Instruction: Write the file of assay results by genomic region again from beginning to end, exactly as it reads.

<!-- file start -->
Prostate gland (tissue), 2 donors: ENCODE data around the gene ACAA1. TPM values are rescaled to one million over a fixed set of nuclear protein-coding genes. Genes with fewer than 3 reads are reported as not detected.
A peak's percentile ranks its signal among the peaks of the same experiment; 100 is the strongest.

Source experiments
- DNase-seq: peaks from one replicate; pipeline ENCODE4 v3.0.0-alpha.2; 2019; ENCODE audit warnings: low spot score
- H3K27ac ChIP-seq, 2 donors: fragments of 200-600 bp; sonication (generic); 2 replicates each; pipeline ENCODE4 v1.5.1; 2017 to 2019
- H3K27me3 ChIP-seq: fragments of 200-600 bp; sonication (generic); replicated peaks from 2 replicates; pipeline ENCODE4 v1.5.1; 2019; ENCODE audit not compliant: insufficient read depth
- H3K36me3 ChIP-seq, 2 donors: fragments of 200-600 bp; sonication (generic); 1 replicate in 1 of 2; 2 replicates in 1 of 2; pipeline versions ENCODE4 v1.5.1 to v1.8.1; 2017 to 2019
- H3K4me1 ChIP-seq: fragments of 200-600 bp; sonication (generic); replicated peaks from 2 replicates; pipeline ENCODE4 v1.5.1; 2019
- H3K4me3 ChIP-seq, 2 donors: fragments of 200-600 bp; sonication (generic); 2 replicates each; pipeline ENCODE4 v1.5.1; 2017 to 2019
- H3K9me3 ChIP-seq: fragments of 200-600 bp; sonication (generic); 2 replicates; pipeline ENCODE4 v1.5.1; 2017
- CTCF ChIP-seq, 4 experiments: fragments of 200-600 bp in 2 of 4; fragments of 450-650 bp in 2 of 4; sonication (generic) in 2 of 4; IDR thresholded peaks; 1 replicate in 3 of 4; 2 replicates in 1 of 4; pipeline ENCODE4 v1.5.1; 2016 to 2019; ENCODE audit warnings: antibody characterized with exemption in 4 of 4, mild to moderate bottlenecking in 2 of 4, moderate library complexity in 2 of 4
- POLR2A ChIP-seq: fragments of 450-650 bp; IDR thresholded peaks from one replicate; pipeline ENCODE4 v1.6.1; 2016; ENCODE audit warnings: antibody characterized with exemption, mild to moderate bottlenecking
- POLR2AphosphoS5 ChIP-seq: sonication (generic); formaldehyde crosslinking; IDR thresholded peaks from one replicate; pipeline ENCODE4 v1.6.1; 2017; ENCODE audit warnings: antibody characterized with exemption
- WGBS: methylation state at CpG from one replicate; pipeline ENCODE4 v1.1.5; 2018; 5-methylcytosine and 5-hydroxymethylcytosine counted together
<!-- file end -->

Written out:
Prostate gland (tissue), 2 donors: ENCODE data around the gene ACAA1. TPM values are rescaled to one million over a fixed set of nuclear protein-coding genes. Genes with fewer than 3 reads are reported as not detected.
A peak's percentile ranks its signal among the peaks of the same experiment; 100 is the strongest.

Source experiments
- DNase-seq: peaks from one replicate; pipeline ENCODE4 v3.0.0-alpha.2; 2019; ENCODE audit warnings: low spot score
- H3K27ac ChIP-seq, 2 donors: fragments of 200-600 bp; sonication (generic); 2 replicates each; pipeline ENCODE4 v1.5.1; 2017 to 2019
- H3K27me3 ChIP-seq: fragments of 200-600 bp; sonication (generic); replicated peaks from 2 replicates; pipeline ENCODE4 v1.5.1; 2019; ENCODE audit not compliant: insufficient read depth
- H3K36me3 ChIP-seq, 2 donors: fragments of 200-600 bp; sonication (generic); 1 replicate in 1 of 2; 2 replicates in 1 of 2; pipeline versions ENCODE4 v1.5.1 to v1.8.1; 2017 to 2019
- H3K4me1 ChIP-seq: fragments of 200-600 bp; sonication (generic); replicated peaks from 2 replicates; pipeline ENCODE4 v1.5.1; 2019
- H3K4me3 ChIP-seq, 2 donors: fragments of 200-600 bp; sonication (generic); 2 replicates each; pipeline ENCODE4 v1.5.1; 2017 to 2019
- H3K9me3 ChIP-seq: fragments of 200-600 bp; sonication (generic); 2 replicates; pipeline ENCODE4 v1.5.1; 2017
- CTCF ChIP-seq, 4 experiments: fragments of 200-600 bp in 2 of 4; fragments of 450-650 bp in 2 of 4; sonication (generic) in 2 of 4; IDR thresholded peaks; 1 replicate in 3 of 4; 2 replicates in 1 of 4; pipeline ENCODE4 v1.5.1; 2016 to 2019; ENCODE audit warnings: antibody characterized with exemption in 4 of 4, mild to moderate bottlenecking in 2 of 4, moderate library complexity in 2 of 4
- POLR2A ChIP-seq: fragments of 450-650 bp; IDR thresholded peaks from one replicate; pipeline ENCODE4 v1.6.1; 2016; ENCODE audit warnings: antibody characterized with exemption, mild to moderate bottlenecking
- POLR2AphosphoS5 ChIP-seq: sonication (generic); formaldehyde crosslinking; IDR thresholded peaks from one replicate; pipeline ENCODE4 v1.6.1; 2017; ENCODE audit warnings: antibody characterized with exemption
- WGBS: methylation state at CpG from one replicate; pipeline ENCODE4 v1.1.5; 2018; 5-methylcytosine and 5-hydroxymethylcytosine counted together